Posted by: Allen Hoffmann, JD
March 16, 2015
As discussed previously, much of the technological advancement in the LE world has helped to intensify bang for the buck in terms of resources. It used to be that observation and audio surveillance literally had to be conducted in person – cops would get access, for example, to an apartment across the wall, crack the door, and monitor comings and goings whilst trying to grab snippets of the dialogue going on. None of this was court admissible, naturally, it was intended to try to give the cops the upper hand through what is, in hindsight, a very crude and inefficient form of intelligence gathering. But technology is an amazing thing.
If you can install a covert, voice activated microphone in a few target premises, one guy can listen to and transcribe a whole bunch of targets’ conversations as they happen from the comfort of an office somewhere. No need to sit at a door all day hoping to hear what the perp across the hall mutters for 6 seconds as he opens the door to his buddy. Yes, vans are still used, but its not like the movies, and yes, people do still sit in cars – pro tip, a car pointed in the opposite direction to you, with head rests concealing heads on board, makes a great static observation post… just manipulate the rear view mirror. They can cajole, bully, intimidate or straight out bribe your neighbors if they want to watch you directly in an old school way if they think something urgent may pop up, or they can install a camera which can be remotely monitored, with your neighbors help and permission.
Optical surveillance, especially if we’re talking CCTV, means one private security guard or cop can monitor what might’ve previously required 20 sets of eyes and feet on the street simultaneously. Or, it could be installed in the false roof panel of an office, catching key strokes where the adversary is careful to check for hardware or software keystroke loggers on a regular basis. There are directional mics for listening in to conversations from a distance. There are GPS trackers for cars, and that horrible, horrible meta data which your phone spews whether you like or not is the digital equivalent to strapping a couple of marine flares to a multi-coloured hat with a propeller on it and walking down the street with a big orange flame and colored smoke showing where you are. If you are being targeted by interested adversaries, the last one will be the first step utilized to putting you in certain places at certain times in the course of an investigation – remember, you can get meta data without a warrant. From there, they may set up new static observation posts.
Then, of course, there are people who are aware of these kinds of tactics, and they do their best to circumvent them. For the slippery customer who leaves his phone at home/yanks the battery out and doesn’t drive his own (or for that matter, any other) car in which police may have managed to install a tracking device, actual old school physical surveillance is a highly resource intensive and expensive affair, which, unless results are forthcoming fast, or you are regarded a danger to the public, is unlikely to continue to be signed off. Whilst it’s a public service, LE works to a budget and must continually justify the deployment of resources to bureaucratic types higher up. Depending on how the police force works in your region or, indeed, part of the world, senior cops may have very limited front line experience and be more about number crunching and statistics than actual performance, and unless you’re a potential enemy of the state, if following you around in a fitted out VW van, or on foot, is not generating the results it is viewed it should, the operation will not continue very long.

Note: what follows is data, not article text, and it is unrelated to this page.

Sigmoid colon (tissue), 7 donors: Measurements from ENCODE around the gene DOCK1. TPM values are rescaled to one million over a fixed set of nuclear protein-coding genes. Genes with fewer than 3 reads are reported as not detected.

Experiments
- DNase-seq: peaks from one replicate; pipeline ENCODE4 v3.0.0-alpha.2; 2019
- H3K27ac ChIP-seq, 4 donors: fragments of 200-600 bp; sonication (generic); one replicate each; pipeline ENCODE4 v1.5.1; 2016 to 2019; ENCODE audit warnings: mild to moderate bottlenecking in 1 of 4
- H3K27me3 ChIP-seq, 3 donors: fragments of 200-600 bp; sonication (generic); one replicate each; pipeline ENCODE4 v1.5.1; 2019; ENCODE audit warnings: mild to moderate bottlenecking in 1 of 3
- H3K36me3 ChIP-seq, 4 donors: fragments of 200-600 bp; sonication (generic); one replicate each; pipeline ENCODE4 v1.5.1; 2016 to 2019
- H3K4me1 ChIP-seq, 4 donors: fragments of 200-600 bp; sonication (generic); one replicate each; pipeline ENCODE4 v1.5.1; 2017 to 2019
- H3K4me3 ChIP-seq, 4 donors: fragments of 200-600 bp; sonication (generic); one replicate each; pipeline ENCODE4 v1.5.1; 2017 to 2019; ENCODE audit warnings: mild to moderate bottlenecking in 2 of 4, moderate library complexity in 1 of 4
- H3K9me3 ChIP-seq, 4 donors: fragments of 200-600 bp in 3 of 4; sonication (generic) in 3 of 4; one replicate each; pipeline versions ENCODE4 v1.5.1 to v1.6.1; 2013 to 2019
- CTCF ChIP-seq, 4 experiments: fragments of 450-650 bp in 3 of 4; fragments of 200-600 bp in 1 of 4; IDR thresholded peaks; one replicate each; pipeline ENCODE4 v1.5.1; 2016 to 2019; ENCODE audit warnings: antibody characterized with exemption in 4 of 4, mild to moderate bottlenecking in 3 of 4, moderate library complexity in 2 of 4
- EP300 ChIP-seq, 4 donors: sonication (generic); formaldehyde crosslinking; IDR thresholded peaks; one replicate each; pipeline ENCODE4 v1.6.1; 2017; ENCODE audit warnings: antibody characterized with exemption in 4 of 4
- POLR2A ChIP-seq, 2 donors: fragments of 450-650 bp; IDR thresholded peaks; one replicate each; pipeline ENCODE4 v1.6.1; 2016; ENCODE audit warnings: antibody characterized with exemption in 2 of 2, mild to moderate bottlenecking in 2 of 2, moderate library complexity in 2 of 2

Surveillance crews absolutely NEVER work alone – there’s always at least two to three working on a target, usually more. Its simple math – are you and the alleged activities you’re getting up to, for which evidential material is now actively being sought, and/or intelligence is being justified with a view to the employment if yet further still investigative tactics, actually worth paying three or more people for? For their meal breaks, potential over time?
Usually, its as simple as a car being two or three back from you, gently following to see if you do anything unusual – remember, if you’re going somewhere you go regularly already, they probably already know that from your meta data. A common tactic is known as the floating box – it’s an ethereal box of moving physical surveillance which stays around you using multiple vehicles. It starts at 3 vehicles, and increases substantially from there, depending on how worth-while you are. Rest assured, if this tactic is in use on you, you will not be able to shake it. Don’t waste your time. Just look for the ‘command’ vehicle which will be behind you, probably a few cars back, and simply not dropping off, no matter how weird your movements are. Thing you’ve shook him? You haven’t shook the rest of the team.
You mess with this for a few hours a day and take them on a scenic tour of places where people often conceal things, such as cemeteries, large sporting fields or lightly wooded land next to park areas, without any apparent purpose (take a book with you, perhaps, and just have a seat and relax), and the people who are often around you for not obvious reason are going to become apparent.
I can go on for hours on this topic, but the key things to remember are, vary your movements, don’t carry your phone and don’t use your car, and alter your time of day of movement if at all possible – teams may be working in shifts, and it may be the case that if you usually move during the day, a crew is not allocated at night, and viceversa. Draining your opponent’s stamina and resources can be as fun for you as it is annoying for them.